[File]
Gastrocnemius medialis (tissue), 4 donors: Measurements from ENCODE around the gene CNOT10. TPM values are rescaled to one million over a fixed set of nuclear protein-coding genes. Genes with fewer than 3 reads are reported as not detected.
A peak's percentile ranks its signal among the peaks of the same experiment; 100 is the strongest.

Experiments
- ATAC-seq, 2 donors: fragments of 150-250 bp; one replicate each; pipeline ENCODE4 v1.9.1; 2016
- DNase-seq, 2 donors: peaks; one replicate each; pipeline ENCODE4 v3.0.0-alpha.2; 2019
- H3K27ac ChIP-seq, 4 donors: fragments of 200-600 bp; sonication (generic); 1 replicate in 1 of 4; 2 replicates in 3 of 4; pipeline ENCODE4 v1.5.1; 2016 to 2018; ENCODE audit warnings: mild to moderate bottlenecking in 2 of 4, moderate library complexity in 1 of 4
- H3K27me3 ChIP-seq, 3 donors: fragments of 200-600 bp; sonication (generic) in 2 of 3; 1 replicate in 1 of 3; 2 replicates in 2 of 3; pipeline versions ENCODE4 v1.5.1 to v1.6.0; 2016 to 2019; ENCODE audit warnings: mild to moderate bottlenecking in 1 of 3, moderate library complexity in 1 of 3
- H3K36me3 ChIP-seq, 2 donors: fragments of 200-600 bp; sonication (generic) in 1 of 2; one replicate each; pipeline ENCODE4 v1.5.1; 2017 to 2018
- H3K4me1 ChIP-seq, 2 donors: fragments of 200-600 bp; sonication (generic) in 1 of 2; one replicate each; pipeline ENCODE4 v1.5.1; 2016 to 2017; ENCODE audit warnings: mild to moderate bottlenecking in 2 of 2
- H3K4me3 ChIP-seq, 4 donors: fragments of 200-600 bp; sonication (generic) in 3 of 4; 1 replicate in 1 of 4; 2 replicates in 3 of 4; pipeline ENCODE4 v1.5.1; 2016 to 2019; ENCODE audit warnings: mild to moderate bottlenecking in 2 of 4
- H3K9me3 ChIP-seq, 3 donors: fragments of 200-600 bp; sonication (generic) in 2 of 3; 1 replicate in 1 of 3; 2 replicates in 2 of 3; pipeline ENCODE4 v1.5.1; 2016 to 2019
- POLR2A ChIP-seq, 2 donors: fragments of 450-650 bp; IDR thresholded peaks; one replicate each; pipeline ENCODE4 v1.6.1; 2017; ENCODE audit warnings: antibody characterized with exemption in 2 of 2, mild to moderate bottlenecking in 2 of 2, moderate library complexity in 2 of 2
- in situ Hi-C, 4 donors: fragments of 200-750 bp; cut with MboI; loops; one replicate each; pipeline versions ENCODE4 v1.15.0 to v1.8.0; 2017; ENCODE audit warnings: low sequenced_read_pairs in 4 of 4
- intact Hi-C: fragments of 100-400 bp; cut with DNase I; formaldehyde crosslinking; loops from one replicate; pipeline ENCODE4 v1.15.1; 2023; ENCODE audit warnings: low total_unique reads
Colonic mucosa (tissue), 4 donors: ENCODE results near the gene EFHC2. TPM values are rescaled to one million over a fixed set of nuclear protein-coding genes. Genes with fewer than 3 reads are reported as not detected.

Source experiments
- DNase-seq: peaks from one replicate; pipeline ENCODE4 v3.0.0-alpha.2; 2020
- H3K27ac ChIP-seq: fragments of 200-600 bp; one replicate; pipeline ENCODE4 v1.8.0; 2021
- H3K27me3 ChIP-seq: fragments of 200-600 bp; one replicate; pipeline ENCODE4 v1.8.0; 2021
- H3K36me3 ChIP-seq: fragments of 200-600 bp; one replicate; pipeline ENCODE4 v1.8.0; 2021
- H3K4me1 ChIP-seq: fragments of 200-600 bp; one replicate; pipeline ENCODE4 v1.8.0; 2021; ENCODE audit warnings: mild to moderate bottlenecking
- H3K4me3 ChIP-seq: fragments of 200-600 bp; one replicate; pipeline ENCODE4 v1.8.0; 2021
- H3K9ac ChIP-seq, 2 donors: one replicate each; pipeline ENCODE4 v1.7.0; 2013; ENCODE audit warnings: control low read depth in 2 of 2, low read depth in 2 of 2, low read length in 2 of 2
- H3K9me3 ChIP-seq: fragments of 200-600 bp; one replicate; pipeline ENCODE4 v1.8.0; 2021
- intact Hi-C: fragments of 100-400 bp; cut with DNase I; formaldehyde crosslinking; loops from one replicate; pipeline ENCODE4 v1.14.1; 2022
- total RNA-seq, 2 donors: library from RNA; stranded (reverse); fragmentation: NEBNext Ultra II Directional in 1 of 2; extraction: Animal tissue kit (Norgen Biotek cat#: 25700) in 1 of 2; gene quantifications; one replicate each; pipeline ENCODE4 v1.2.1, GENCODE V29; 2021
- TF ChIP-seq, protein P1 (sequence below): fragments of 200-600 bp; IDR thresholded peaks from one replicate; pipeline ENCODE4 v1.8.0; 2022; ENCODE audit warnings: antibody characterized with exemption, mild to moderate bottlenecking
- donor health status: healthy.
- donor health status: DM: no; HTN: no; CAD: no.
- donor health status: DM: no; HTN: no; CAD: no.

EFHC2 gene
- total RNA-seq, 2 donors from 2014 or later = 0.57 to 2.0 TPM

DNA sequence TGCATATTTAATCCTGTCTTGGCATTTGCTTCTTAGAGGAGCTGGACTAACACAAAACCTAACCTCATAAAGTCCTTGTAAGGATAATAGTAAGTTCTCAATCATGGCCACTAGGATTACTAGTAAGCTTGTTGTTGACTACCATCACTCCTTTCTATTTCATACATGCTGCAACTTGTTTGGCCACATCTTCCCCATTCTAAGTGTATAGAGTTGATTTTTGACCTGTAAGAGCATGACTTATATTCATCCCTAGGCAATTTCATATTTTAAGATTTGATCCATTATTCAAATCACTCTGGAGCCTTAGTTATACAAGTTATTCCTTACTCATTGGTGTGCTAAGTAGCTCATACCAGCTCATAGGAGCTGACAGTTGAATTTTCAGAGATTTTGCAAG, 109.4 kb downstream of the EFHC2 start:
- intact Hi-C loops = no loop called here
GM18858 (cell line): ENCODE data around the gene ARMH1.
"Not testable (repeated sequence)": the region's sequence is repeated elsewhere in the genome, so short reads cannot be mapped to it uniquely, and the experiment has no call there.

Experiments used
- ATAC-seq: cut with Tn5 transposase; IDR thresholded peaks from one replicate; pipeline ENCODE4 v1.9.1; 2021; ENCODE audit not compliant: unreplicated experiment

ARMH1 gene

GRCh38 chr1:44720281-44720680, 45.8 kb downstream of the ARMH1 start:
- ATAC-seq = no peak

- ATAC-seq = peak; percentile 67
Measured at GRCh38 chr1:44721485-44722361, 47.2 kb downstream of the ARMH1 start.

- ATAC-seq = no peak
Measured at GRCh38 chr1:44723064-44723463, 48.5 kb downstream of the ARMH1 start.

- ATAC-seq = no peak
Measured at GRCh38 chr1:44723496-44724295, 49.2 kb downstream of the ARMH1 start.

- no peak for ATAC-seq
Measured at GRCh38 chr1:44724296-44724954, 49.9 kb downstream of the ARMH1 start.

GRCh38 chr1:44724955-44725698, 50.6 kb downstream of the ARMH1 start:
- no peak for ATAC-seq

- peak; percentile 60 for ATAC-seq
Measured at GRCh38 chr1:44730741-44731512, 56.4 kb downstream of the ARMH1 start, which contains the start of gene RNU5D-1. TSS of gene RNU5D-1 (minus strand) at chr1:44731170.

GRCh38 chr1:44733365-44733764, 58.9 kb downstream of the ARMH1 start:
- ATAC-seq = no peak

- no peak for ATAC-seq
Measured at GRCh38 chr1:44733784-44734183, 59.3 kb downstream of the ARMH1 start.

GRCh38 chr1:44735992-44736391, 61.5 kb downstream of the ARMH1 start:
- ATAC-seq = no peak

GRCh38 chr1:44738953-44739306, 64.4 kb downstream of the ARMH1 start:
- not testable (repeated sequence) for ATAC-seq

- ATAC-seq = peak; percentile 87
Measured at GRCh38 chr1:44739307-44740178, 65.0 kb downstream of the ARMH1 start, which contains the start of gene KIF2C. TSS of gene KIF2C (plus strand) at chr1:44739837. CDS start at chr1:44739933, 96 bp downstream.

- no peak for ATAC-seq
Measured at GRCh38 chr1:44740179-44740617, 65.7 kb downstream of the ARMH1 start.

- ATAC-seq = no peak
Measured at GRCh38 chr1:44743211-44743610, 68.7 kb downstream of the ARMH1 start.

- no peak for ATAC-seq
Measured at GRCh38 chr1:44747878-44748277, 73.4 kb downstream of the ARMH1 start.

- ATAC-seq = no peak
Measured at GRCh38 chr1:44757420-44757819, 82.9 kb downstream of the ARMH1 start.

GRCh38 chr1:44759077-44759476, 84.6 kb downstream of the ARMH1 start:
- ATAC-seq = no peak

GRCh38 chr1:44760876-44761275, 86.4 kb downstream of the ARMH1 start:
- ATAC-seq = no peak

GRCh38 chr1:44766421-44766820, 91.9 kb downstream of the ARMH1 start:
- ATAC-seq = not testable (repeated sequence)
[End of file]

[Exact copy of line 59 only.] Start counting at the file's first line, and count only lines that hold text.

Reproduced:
- ATAC-seq = no peak